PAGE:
Why is Religion Television So Bad (1992)

Having a Bad Hair Era 

I have a friend who is a faithful viewer of religious television. Years after ``Pearlygate,'' he still longs for his Jim and Tammy Bakker fix.

But there are other stars to watch. He is especially fond of talk shows featuring evangelicals whose hair does not appear to be their own.

Week after week, this media professional turns on his TV and cracks up laughing. He says it would be impossible for secular pros to create satire as cutting-edge as the contents of most religious shows. He calls it ``unintentional comedy.'' In his opinion, the electric church is good precisely because it is so bad.

Yes, my friend was raised in a nominally Christian home and, today, he is part of the flock most researchers call the ``unchurched.'' He is the kind of person most religious broadcasters say they need to raise money in order to reach.

Well, he loves religious television. But I doubt many religious broadcasters would be cheered by this man's glowing, if somewhat twisted, review of their work.

Let's assume for a moment that there is truth in this secular point of view and that, as a rule, most religious broadcasts are technically inferior to their secular counterparts. And let's assume that what many Christians say is true: that much of what is aired on religious television is embarrassing and that they cringe when secular people laugh at it.

Note: We are not discussing the contents of religious and secular television, in terms of morality. This is a discussion of entertainment values.

So why is religious television so bad? I propose five theories.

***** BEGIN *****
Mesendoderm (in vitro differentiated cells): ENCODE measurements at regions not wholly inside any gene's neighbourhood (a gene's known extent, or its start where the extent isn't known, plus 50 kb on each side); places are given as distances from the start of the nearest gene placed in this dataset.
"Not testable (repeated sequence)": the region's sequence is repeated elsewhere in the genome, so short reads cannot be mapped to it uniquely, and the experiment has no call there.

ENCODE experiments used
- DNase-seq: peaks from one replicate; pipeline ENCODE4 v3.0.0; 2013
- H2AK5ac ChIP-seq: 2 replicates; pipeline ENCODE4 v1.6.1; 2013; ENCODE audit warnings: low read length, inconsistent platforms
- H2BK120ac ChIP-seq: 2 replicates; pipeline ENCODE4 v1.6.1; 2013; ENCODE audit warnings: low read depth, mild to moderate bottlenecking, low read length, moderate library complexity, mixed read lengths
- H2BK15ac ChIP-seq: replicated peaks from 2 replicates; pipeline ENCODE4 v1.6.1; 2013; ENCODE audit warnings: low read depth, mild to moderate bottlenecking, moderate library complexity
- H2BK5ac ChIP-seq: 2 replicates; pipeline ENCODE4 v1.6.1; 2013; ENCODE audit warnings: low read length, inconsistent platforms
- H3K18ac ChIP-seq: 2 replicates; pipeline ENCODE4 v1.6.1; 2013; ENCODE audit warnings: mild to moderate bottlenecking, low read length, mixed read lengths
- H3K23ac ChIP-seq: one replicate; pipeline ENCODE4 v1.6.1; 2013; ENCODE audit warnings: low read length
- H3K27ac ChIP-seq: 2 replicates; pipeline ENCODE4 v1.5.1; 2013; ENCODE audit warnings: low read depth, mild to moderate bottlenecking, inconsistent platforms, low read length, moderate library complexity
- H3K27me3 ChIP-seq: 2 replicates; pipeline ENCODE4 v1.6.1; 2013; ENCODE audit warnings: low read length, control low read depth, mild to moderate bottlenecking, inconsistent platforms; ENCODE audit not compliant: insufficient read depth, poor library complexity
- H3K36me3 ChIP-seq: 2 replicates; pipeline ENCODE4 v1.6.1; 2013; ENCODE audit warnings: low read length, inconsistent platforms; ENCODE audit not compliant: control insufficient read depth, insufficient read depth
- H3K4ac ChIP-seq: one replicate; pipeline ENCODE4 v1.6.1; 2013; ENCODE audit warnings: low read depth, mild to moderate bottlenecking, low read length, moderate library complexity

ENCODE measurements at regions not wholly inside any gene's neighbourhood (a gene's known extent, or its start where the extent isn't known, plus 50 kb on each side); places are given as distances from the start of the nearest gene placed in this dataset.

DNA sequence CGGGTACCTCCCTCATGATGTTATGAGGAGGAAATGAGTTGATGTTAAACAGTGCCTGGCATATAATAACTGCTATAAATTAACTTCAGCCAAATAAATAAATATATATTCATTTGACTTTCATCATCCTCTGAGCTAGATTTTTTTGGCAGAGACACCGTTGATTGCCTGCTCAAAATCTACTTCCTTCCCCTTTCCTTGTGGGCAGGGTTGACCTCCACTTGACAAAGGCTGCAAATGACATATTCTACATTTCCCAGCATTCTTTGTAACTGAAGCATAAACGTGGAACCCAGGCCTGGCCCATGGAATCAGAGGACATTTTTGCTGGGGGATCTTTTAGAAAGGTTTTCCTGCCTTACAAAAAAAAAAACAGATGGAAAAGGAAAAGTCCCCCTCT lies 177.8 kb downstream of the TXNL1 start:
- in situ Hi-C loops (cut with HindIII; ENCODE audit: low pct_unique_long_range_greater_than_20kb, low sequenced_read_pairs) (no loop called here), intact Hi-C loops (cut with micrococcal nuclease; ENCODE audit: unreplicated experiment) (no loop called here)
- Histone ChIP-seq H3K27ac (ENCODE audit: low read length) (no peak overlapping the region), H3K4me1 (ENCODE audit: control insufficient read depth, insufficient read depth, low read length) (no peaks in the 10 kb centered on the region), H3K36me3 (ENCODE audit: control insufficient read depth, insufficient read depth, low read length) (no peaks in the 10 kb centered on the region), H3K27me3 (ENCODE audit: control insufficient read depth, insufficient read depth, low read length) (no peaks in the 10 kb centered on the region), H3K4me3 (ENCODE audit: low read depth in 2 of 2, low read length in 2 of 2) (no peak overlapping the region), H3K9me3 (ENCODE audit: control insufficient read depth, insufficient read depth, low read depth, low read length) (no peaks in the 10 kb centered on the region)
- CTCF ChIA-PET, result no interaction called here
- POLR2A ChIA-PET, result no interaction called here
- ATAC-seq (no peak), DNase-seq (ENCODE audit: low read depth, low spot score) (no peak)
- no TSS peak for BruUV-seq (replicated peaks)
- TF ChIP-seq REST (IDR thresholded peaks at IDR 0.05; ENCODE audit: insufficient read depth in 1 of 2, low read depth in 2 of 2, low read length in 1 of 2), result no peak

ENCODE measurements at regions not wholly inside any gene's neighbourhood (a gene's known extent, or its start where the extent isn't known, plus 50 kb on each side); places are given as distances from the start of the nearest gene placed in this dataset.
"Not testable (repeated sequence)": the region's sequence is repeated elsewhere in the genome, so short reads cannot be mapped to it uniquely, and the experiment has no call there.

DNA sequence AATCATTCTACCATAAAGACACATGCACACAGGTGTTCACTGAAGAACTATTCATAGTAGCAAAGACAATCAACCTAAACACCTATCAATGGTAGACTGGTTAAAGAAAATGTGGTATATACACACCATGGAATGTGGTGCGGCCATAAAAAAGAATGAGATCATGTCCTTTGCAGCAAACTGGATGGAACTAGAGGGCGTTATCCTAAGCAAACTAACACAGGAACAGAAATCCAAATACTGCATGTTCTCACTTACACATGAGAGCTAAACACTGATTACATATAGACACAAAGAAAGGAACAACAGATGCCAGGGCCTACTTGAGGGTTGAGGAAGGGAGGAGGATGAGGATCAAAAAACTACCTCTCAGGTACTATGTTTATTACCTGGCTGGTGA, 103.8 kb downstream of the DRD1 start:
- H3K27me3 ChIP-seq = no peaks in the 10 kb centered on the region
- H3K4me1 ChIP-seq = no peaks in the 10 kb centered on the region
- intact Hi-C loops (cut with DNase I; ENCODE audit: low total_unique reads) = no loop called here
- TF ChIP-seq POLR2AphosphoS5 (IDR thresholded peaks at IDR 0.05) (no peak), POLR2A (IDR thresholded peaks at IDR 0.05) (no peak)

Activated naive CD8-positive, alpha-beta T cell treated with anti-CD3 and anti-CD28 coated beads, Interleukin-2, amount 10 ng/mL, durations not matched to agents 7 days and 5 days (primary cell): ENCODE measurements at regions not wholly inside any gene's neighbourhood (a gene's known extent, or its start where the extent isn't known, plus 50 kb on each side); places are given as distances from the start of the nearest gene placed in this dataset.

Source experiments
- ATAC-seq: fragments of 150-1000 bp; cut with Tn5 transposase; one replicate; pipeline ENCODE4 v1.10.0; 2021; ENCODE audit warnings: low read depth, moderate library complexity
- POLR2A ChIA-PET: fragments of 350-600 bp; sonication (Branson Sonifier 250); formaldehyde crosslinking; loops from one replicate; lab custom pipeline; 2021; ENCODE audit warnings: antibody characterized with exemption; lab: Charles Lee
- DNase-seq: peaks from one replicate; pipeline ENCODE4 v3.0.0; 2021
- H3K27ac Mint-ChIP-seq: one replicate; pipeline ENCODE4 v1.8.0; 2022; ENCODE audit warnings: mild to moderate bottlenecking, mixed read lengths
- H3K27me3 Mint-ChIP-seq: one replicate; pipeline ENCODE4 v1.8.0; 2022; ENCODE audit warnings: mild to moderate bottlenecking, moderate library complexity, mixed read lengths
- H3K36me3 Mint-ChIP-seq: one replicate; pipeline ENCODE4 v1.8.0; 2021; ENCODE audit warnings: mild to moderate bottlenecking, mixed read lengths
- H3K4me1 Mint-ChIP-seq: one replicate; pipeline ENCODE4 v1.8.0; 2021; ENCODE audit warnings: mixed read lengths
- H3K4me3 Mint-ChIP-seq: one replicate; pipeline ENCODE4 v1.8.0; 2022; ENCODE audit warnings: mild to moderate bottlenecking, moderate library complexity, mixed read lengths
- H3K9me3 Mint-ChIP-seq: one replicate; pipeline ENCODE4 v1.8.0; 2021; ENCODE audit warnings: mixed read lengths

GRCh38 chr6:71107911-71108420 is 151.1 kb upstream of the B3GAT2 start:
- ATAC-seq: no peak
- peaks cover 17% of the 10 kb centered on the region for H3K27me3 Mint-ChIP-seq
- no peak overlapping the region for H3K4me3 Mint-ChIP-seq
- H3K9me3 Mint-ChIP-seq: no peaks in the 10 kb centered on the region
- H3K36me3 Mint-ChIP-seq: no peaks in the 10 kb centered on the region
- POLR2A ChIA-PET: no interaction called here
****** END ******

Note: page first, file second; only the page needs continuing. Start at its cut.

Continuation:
Youth Culture: Try to Think Like a Missionary (1992)

    Welcome to Post-Christian America & the New Media World

    It's a fact of life: young people change faster than the weather. The same goes for the trends that shape their daily lives.

    This is true of individuals, these days, and it is also true of groups. It's true of the young people in your pews and of those in other mission fields around the world.

    We're talking about more than a stage of life. We're talking about rapid changes at both the personal and cultural levels. But these trends touch the hearts and minds of individual young people. To them, everything feels personal, not cultural.

    Change. Growing pains. The joy of discovery. The fear of the unknown. The struggle to find meaning, while your thoughts ricochet between the stars and the boredom of daily life.

    In the United States, young people frequently complain that they are bored and that they have nothing to do. They seem to be saying that they wish things would hurry up and change. Suffice it to say that people who work or live with today's young people rarely share these sentiments.

    Is any part of the lives of young people around the world constant, other than change?

    What Fire? The Church and Madonna’s Prayer Life (1992)

    Racing to Put Out the Old Fires 

    Maybe the secret of Madonna's success is the vitality of her prayer life.